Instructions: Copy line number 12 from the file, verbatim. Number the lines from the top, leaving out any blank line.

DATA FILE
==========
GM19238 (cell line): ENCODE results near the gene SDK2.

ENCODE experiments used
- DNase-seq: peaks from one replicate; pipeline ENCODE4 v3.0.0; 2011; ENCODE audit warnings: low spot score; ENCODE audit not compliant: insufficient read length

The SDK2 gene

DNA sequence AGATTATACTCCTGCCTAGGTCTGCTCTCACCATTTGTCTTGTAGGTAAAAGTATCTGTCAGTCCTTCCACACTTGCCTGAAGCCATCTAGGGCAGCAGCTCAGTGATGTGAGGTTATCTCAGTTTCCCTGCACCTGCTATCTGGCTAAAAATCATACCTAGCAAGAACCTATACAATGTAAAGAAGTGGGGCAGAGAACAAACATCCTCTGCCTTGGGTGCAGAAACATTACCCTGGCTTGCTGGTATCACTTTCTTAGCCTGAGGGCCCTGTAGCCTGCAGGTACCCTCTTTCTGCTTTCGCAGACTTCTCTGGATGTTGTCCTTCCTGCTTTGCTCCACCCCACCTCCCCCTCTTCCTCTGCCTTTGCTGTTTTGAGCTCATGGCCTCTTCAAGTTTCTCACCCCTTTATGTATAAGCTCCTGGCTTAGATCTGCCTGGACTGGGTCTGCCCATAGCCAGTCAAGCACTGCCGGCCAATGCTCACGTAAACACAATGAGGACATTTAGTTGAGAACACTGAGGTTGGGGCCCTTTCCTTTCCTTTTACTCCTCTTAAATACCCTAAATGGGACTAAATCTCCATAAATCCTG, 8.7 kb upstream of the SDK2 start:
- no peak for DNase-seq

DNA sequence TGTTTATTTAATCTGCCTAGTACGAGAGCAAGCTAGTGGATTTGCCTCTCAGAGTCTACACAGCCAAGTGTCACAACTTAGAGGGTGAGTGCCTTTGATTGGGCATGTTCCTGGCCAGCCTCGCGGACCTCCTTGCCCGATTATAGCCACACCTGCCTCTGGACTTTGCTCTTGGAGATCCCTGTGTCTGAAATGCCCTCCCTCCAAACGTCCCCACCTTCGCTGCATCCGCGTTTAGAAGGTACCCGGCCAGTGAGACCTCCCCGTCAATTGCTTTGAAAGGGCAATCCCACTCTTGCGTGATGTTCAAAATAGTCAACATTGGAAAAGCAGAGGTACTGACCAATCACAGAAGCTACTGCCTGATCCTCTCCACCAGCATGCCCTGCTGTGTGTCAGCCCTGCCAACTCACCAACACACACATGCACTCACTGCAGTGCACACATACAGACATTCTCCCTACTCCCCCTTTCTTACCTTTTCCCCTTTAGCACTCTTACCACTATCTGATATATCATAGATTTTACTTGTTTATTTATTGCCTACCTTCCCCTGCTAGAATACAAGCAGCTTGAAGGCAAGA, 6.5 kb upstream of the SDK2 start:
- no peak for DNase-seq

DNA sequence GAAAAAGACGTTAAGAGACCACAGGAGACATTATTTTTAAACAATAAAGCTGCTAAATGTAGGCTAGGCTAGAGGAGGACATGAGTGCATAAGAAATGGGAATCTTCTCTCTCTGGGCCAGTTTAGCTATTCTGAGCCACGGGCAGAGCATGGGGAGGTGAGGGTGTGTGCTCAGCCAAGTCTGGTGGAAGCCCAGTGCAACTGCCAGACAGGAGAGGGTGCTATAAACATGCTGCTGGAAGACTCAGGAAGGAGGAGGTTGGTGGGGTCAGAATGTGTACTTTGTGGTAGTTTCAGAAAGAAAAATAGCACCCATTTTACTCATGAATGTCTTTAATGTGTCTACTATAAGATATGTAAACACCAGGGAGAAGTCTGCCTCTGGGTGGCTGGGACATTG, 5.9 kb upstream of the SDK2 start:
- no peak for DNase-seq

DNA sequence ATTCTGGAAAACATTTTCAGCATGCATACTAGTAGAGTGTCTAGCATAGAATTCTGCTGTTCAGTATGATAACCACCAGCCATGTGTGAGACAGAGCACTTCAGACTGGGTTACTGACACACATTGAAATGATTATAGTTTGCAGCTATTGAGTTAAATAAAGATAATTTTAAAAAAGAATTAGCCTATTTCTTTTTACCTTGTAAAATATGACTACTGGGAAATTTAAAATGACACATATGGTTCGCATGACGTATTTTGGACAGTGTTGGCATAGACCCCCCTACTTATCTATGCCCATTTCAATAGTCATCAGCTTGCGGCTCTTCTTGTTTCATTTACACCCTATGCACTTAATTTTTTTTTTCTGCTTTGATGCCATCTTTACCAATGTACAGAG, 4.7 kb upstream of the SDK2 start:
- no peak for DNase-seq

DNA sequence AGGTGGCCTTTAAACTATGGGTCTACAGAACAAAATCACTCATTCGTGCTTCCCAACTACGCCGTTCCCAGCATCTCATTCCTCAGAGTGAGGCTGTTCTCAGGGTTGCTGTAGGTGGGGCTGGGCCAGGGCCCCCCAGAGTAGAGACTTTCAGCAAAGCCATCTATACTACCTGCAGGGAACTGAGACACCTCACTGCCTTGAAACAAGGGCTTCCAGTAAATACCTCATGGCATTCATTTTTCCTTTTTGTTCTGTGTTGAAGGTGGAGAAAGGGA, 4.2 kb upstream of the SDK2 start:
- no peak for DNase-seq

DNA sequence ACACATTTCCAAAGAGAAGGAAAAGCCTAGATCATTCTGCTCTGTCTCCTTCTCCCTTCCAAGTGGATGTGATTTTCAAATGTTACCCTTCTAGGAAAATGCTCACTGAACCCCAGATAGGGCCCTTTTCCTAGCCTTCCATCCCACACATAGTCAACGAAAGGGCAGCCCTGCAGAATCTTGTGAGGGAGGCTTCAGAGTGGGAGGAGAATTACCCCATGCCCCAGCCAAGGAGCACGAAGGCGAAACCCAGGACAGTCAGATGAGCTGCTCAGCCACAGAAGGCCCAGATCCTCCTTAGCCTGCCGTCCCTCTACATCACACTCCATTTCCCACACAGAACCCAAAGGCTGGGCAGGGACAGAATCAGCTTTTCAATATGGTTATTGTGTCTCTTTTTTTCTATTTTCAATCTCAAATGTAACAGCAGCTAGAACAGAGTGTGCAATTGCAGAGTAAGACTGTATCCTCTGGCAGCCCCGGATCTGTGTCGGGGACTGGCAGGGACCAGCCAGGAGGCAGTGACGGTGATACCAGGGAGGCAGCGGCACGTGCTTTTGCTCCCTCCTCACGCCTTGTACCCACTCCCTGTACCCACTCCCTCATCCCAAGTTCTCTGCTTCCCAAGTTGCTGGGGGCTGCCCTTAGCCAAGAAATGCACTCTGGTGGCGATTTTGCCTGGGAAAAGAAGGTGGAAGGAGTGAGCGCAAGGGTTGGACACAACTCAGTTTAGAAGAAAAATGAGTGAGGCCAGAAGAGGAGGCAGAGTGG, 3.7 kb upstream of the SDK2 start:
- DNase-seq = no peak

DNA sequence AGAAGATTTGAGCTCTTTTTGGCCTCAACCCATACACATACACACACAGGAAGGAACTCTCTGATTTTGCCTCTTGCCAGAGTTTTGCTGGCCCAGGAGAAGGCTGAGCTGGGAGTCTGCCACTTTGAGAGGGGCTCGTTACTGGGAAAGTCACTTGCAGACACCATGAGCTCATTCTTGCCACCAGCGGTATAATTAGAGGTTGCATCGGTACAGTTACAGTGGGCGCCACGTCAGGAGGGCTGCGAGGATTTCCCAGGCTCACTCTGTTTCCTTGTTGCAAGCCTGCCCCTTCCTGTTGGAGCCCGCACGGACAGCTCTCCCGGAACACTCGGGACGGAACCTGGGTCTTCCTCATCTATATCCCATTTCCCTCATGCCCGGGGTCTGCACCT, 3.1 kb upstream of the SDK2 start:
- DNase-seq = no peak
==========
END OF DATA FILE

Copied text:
- no peak for DNase-seq